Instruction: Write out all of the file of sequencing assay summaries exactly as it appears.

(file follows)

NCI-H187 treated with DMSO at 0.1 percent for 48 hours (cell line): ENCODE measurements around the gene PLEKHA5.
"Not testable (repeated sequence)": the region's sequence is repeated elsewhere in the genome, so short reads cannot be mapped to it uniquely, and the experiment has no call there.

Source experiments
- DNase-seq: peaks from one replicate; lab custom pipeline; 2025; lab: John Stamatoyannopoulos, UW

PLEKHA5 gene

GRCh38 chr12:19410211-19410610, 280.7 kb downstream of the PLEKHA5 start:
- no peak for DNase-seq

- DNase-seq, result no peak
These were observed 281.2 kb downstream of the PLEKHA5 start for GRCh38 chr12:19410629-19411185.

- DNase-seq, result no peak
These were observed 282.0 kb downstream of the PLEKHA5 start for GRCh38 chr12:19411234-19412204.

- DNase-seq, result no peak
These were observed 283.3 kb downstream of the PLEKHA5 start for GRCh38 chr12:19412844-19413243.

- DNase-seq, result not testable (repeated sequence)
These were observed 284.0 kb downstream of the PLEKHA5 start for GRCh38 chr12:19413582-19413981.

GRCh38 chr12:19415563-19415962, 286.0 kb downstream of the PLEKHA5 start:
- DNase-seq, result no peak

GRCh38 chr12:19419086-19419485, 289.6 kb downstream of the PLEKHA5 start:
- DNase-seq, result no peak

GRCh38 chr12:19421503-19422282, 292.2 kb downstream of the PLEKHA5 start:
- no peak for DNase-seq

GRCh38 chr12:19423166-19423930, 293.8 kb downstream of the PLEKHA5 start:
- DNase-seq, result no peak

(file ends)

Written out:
NCI-H187 treated with DMSO at 0.1 percent for 48 hours (cell line): ENCODE measurements around the gene PLEKHA5.
"Not testable (repeated sequence)": the region's sequence is repeated elsewhere in the genome, so short reads cannot be mapped to it uniquely, and the experiment has no call there.

Source experiments
- DNase-seq: peaks from one replicate; lab custom pipeline; 2025; lab: John Stamatoyannopoulos, UW

PLEKHA5 gene

GRCh38 chr12:19410211-19410610, 280.7 kb downstream of the PLEKHA5 start:
- no peak for DNase-seq

- DNase-seq, result no peak
These were observed 281.2 kb downstream of the PLEKHA5 start for GRCh38 chr12:19410629-19411185.

- DNase-seq, result no peak
These were observed 282.0 kb downstream of the PLEKHA5 start for GRCh38 chr12:19411234-19412204.

- DNase-seq, result no peak
These were observed 283.3 kb downstream of the PLEKHA5 start for GRCh38 chr12:19412844-19413243.

- DNase-seq, result not testable (repeated sequence)
These were observed 284.0 kb downstream of the PLEKHA5 start for GRCh38 chr12:19413582-19413981.

GRCh38 chr12:19415563-19415962, 286.0 kb downstream of the PLEKHA5 start:
- DNase-seq, result no peak

GRCh38 chr12:19419086-19419485, 289.6 kb downstream of the PLEKHA5 start:
- DNase-seq, result no peak

GRCh38 chr12:19421503-19422282, 292.2 kb downstream of the PLEKHA5 start:
- no peak for DNase-seq

GRCh38 chr12:19423166-19423930, 293.8 kb downstream of the PLEKHA5 start:
- DNase-seq, result no peak